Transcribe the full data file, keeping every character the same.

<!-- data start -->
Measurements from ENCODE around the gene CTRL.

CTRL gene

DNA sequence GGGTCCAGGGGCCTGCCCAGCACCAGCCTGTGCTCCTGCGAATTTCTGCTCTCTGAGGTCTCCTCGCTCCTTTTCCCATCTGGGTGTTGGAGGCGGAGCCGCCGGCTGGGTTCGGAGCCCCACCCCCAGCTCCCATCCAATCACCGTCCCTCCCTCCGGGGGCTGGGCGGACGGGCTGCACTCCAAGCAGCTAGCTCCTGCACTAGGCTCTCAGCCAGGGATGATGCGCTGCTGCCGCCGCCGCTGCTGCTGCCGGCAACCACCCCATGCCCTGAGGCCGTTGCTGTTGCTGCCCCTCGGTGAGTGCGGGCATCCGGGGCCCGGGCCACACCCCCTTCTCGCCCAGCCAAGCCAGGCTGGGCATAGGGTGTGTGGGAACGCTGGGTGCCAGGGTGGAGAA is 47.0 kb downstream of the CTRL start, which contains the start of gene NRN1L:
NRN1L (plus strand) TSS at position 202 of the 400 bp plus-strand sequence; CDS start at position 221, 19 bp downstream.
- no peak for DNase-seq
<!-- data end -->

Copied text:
Measurements from ENCODE around the gene CTRL.

CTRL gene

DNA sequence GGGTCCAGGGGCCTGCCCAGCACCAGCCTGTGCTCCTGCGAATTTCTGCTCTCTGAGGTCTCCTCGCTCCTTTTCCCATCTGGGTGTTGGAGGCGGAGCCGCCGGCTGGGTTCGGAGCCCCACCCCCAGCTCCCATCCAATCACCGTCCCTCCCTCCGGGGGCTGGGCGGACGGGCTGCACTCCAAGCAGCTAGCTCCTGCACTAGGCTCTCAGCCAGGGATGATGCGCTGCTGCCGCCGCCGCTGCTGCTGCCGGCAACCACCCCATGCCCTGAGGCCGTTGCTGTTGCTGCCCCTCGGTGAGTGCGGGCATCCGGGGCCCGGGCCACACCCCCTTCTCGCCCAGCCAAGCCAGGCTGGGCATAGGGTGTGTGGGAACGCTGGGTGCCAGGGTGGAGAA is 47.0 kb downstream of the CTRL start, which contains the start of gene NRN1L:
NRN1L (plus strand) TSS at position 202 of the 400 bp plus-strand sequence; CDS start at position 221, 19 bp downstream.
- no peak for DNase-seq